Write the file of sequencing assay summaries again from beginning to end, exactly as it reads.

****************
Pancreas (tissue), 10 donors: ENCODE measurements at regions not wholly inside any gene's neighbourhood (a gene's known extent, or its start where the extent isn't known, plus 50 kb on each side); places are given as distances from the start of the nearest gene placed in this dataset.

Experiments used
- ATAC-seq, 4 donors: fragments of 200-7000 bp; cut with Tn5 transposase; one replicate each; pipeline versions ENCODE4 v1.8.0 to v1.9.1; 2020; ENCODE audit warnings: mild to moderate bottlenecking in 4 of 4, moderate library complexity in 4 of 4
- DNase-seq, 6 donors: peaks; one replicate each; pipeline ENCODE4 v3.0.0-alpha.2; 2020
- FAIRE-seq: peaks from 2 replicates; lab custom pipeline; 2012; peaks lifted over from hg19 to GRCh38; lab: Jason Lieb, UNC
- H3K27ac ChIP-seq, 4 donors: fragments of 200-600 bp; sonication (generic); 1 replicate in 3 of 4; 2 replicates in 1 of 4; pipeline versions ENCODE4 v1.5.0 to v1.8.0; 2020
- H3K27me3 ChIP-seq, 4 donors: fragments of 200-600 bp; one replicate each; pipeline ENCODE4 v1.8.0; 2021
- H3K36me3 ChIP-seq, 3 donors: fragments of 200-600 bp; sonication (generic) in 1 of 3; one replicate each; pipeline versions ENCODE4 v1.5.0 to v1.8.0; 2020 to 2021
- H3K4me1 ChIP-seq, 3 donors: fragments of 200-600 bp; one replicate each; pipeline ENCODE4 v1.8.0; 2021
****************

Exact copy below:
Pancreas (tissue), 10 donors: ENCODE measurements at regions not wholly inside any gene's neighbourhood (a gene's known extent, or its start where the extent isn't known, plus 50 kb on each side); places are given as distances from the start of the nearest gene placed in this dataset.

Experiments used
- ATAC-seq, 4 donors: fragments of 200-7000 bp; cut with Tn5 transposase; one replicate each; pipeline versions ENCODE4 v1.8.0 to v1.9.1; 2020; ENCODE audit warnings: mild to moderate bottlenecking in 4 of 4, moderate library complexity in 4 of 4
- DNase-seq, 6 donors: peaks; one replicate each; pipeline ENCODE4 v3.0.0-alpha.2; 2020
- FAIRE-seq: peaks from 2 replicates; lab custom pipeline; 2012; peaks lifted over from hg19 to GRCh38; lab: Jason Lieb, UNC
- H3K27ac ChIP-seq, 4 donors: fragments of 200-600 bp; sonication (generic); 1 replicate in 3 of 4; 2 replicates in 1 of 4; pipeline versions ENCODE4 v1.5.0 to v1.8.0; 2020
- H3K27me3 ChIP-seq, 4 donors: fragments of 200-600 bp; one replicate each; pipeline ENCODE4 v1.8.0; 2021
- H3K36me3 ChIP-seq, 3 donors: fragments of 200-600 bp; sonication (generic) in 1 of 3; one replicate each; pipeline versions ENCODE4 v1.5.0 to v1.8.0; 2020 to 2021
- H3K4me1 ChIP-seq, 3 donors: fragments of 200-600 bp; one replicate each; pipeline ENCODE4 v1.8.0; 2021